Iain Farrington

Pianist, organist, composer, arranger

Edward Elgar - Concert Allegro

for Piano and Chamber Orchestra

In 1901, Edward Elgar (1857-1934) was asked by the pianist Fanny Davies to compose a ‘wee little Elgar’ for a forthcoming recital. Davies was persistent despite Elgar’s apprehension, and he eventually composed for her a one-movement work, the Concert Allegro. Elgar gave it his opus 41, directly following on from the Cockaigne Overture, with which the Concert Allegro shares many features. At its premiere in St James’s Hall, London, the new work had a mixed reception, with some blaming Davies for her performance, and others for the structural weaknesses in the piece. Elgar took back the manuscript for revision (an uncharacteristic move) with Davies making various criticisms in her accompanying letter. Neither Novello nor Schott would publish the work, and despite subsequent performances by Davies, Elgar never produced a final score. He then gave the score to the conductor Anthony Bernard, suggesting Bernard orchestrate the piece. This was never done and the manuscript was feared lost, until its rediscovery in 1968.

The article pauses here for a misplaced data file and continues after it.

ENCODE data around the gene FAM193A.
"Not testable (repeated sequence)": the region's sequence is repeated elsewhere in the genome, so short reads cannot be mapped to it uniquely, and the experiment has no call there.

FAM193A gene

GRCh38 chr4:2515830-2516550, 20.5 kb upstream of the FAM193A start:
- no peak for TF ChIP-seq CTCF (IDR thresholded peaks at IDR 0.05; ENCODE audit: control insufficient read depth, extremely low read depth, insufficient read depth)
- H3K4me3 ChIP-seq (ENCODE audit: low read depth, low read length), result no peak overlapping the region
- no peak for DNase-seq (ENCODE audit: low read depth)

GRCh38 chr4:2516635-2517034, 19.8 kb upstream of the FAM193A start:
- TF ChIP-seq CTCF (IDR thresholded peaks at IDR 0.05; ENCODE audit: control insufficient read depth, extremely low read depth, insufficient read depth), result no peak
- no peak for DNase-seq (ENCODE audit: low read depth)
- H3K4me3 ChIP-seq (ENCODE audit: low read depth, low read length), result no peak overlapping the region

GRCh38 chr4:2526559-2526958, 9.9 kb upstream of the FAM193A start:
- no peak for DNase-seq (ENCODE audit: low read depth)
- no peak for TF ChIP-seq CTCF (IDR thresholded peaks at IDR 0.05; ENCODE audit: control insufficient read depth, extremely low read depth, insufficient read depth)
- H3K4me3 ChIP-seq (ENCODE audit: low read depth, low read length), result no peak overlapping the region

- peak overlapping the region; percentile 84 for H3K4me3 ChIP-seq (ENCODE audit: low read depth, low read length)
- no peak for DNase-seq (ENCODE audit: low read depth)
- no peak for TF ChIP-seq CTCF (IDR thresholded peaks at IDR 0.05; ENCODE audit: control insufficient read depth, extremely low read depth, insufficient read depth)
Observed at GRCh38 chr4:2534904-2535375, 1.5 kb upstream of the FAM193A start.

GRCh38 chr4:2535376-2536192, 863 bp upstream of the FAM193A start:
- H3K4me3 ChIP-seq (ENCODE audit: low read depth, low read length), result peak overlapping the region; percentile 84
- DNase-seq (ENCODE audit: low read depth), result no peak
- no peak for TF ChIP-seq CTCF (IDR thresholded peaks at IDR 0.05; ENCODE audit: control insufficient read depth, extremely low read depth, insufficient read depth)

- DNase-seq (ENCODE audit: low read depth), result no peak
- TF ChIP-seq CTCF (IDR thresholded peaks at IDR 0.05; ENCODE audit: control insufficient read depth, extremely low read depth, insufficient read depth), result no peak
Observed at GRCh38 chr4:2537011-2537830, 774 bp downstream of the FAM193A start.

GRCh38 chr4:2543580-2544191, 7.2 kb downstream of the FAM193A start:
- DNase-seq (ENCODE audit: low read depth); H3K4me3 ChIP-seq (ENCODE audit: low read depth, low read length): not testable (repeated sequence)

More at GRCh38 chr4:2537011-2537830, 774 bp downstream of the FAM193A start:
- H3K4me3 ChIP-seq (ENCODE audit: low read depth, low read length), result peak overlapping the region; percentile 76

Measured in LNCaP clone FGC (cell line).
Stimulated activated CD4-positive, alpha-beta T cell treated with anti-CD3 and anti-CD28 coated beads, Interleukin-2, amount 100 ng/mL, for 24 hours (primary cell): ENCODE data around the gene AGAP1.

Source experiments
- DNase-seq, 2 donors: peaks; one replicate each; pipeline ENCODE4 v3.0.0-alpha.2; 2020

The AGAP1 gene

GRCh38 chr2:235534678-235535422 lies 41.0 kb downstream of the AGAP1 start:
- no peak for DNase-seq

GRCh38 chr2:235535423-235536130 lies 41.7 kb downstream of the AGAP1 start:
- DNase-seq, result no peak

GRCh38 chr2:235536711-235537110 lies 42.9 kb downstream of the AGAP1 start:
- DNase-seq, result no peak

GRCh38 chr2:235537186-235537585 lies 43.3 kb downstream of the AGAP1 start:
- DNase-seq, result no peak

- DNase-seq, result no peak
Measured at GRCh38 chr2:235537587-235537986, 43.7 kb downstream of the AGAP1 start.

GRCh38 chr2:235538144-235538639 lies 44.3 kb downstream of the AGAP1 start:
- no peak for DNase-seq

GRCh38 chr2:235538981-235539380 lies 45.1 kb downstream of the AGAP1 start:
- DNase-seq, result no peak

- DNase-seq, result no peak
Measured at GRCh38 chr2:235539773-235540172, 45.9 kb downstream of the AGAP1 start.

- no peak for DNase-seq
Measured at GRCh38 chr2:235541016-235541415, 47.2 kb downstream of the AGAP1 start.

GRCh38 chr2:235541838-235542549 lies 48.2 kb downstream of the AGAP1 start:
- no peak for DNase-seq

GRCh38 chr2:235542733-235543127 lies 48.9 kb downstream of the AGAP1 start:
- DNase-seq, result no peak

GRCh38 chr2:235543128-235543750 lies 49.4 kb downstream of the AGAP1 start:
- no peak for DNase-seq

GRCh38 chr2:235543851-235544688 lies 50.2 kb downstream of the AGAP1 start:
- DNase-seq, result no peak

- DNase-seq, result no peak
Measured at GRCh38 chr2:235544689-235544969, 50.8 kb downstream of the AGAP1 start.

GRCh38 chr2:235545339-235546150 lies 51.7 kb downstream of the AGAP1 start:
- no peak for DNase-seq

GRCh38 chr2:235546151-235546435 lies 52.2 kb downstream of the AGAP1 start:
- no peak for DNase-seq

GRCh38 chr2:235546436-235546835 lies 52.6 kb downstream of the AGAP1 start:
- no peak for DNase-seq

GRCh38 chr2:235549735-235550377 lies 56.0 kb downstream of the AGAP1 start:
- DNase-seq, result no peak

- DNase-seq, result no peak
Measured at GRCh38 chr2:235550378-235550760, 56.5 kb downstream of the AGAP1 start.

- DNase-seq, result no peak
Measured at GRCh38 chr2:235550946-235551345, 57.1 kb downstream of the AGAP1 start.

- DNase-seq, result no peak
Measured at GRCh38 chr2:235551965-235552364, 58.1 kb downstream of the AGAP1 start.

Although containing essentially a complete work, the surviving manuscript shows many alterations, with bars crossed out as well as some additions. Notably, the title page is altered to ‘for pianoforte + orchestra’, and throughout the manuscript are markings for ‘pf’ and ‘orch’. Elgar obviously toyed with the idea of making the work into a mini concerto. This arrangement for piano and chamber orchestra adds a new orchestral role to Elgar’s original piano piece. As the musical material is complete, the process was one of deciding on the finished form, and orchestrating those passages marked by Elgar to make a suitable accompaniment to the piano part. Virtually no composition or reorganisation of material was required.

Available to hire or purchase from Aria Editions here

Instrumentation: Flute, Oboe, Clarinet, Bassoon, Horn, Trumpets, Trombone, Timpani, Violin I, Violin II, Viola, Cello, Double Bass, Solo piano

Listen to an extract of a performance of the arrangement here